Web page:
People can avail of benefits by buying Annuities are income for life, long-term care, a legacy to beneficiaries, and principal protection.

What is a mutual fund?

Mutual funds are a pool of money or can be called pool securities that invest in various instruments such as bonds or stocks. Many investors own them, and they buy shares in the fund; the funds invest the money based on its objectives. The returns from these are distributed equally among the investors of the funds.

There are thousands of mutual funds in the financial market that an investor can invest in. Mutual funds can be used to fulfill different objectives, but these funds are most appropriate for income while in retirement or for long-term growth. Still, for ease, they can be broken into a handful of different categories such as small-cap stock, large-cap stock, Bonds, and international stock.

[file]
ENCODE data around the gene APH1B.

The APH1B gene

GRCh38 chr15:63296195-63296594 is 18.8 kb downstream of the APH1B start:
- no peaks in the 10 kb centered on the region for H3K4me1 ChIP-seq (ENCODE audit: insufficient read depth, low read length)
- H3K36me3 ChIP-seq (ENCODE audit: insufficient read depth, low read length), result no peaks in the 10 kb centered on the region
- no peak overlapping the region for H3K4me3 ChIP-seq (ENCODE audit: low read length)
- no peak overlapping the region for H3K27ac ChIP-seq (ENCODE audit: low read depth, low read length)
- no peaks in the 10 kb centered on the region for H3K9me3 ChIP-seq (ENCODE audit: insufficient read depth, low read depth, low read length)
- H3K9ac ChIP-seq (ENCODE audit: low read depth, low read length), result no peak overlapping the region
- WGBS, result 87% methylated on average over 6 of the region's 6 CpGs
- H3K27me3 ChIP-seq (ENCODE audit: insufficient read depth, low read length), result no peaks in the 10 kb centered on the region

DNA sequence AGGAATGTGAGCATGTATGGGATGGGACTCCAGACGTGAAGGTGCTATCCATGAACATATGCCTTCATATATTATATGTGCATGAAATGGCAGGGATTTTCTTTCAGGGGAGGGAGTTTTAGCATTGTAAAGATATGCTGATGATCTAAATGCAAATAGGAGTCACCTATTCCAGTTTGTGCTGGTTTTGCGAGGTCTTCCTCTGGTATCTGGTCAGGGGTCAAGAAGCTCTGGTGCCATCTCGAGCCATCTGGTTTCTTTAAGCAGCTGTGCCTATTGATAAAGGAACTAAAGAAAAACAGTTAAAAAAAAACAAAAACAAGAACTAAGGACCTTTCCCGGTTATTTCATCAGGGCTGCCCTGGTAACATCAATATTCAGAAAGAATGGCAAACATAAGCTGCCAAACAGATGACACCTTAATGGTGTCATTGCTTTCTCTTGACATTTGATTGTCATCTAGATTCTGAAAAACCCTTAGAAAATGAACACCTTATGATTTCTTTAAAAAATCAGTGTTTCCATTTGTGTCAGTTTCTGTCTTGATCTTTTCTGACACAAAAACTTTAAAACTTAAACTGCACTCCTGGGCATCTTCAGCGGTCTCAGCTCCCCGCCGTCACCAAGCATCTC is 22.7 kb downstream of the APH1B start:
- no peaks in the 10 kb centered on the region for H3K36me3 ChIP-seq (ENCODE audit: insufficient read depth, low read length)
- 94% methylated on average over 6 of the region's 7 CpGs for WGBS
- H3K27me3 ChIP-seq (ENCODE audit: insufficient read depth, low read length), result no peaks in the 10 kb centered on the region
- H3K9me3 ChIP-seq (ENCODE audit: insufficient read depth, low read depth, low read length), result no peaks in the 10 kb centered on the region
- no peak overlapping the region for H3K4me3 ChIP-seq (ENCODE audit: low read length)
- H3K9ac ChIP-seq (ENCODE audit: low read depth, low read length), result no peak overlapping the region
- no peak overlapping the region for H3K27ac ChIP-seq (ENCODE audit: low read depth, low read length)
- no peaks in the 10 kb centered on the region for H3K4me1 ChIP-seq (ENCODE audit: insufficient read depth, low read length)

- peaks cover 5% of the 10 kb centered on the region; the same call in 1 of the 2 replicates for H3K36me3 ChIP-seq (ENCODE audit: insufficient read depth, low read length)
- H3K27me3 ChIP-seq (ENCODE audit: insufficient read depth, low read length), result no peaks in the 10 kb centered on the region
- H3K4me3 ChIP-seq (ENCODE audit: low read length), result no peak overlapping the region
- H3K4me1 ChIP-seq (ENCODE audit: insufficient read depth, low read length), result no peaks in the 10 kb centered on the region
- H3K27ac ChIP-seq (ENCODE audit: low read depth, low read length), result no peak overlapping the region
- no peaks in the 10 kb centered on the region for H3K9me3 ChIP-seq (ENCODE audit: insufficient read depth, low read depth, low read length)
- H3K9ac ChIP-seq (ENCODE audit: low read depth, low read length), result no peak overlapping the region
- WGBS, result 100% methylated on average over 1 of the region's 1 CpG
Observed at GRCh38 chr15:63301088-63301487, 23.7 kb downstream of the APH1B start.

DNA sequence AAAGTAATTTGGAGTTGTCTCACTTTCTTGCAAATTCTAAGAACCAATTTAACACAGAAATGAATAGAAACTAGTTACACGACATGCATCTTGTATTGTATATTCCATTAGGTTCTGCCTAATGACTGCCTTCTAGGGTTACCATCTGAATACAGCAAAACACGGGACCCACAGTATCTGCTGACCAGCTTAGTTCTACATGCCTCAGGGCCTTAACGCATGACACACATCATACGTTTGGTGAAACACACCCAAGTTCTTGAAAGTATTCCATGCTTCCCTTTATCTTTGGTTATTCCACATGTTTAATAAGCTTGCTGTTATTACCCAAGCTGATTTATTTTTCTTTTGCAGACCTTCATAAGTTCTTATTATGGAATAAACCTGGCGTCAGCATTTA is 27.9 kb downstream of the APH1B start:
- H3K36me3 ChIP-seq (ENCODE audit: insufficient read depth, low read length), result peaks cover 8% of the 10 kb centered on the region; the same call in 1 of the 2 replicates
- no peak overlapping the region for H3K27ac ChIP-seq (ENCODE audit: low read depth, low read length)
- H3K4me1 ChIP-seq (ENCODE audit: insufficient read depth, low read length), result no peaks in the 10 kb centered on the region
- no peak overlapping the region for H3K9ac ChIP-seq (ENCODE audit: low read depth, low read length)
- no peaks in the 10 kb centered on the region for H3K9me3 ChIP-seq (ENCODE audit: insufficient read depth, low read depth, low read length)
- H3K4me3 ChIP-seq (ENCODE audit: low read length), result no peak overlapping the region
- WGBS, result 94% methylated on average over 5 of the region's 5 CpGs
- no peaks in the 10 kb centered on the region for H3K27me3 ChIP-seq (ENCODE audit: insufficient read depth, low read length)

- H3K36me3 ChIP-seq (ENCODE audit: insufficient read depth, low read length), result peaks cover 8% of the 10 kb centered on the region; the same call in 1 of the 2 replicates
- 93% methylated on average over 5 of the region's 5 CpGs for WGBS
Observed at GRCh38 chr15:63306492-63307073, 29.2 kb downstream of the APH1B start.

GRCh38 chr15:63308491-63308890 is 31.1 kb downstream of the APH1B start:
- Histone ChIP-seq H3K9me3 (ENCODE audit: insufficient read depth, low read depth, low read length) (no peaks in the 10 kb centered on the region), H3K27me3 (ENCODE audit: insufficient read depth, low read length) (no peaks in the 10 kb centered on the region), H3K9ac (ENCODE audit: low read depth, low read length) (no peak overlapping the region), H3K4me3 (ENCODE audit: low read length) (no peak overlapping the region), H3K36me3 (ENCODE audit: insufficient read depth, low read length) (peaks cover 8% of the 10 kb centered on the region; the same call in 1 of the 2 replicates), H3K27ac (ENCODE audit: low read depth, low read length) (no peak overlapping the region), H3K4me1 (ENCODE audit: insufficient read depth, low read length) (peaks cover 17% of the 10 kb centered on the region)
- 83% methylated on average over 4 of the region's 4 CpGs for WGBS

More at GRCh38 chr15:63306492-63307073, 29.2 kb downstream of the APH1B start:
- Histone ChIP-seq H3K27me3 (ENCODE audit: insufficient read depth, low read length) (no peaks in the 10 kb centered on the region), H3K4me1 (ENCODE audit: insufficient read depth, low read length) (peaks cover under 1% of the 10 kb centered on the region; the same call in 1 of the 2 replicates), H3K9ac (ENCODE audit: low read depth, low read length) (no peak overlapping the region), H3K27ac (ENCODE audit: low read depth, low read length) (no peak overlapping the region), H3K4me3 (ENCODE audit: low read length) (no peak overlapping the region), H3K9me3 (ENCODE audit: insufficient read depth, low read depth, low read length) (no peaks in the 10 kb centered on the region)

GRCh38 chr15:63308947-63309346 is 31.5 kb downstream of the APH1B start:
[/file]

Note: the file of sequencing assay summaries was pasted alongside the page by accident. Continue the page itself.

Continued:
Now, let us look into the differences and similarities between these two investment options:

Similarities between Annuity and Mutual fund

1. Strategy for investment

The most significant similarity between variable annuities and mutual funds is that they both use the pool of money from the investors to purchase a variety of bonds, stocks, or cash. Mutual funds can invest in almost any strategy that is available in the market ranging from small niche sections of the market to the entire broad index or asset class. Variable Annuity is also very similar to mutual funds because of the sub-account investment. They use the sub-accounts pool money to buy bonds, stocks, and cash under the guidance of the portfolio manager.

2. Fee structure